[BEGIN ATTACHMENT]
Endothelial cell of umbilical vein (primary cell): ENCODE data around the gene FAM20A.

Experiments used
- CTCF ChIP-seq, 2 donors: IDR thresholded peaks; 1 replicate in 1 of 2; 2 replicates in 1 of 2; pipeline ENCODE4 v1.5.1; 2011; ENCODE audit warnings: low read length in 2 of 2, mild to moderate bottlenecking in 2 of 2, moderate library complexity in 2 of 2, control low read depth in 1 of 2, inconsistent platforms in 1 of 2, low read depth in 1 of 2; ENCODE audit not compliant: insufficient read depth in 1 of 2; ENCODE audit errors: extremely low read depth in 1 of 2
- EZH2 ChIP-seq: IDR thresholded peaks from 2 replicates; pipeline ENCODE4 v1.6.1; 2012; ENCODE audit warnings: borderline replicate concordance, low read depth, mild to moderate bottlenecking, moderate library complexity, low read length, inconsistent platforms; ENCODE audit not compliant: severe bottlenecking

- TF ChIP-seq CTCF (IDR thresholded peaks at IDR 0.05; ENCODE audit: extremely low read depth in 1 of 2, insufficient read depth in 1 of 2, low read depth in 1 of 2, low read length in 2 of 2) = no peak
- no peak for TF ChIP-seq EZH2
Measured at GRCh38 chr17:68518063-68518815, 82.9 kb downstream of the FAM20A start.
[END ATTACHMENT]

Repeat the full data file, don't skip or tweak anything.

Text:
Endothelial cell of umbilical vein (primary cell): ENCODE data around the gene FAM20A.

Experiments used
- CTCF ChIP-seq, 2 donors: IDR thresholded peaks; 1 replicate in 1 of 2; 2 replicates in 1 of 2; pipeline ENCODE4 v1.5.1; 2011; ENCODE audit warnings: low read length in 2 of 2, mild to moderate bottlenecking in 2 of 2, moderate library complexity in 2 of 2, control low read depth in 1 of 2, inconsistent platforms in 1 of 2, low read depth in 1 of 2; ENCODE audit not compliant: insufficient read depth in 1 of 2; ENCODE audit errors: extremely low read depth in 1 of 2
- EZH2 ChIP-seq: IDR thresholded peaks from 2 replicates; pipeline ENCODE4 v1.6.1; 2012; ENCODE audit warnings: borderline replicate concordance, low read depth, mild to moderate bottlenecking, moderate library complexity, low read length, inconsistent platforms; ENCODE audit not compliant: severe bottlenecking

- TF ChIP-seq CTCF (IDR thresholded peaks at IDR 0.05; ENCODE audit: extremely low read depth in 1 of 2, insufficient read depth in 1 of 2, low read depth in 1 of 2, low read length in 2 of 2) = no peak
- no peak for TF ChIP-seq EZH2
Measured at GRCh38 chr17:68518063-68518815, 82.9 kb downstream of the FAM20A start.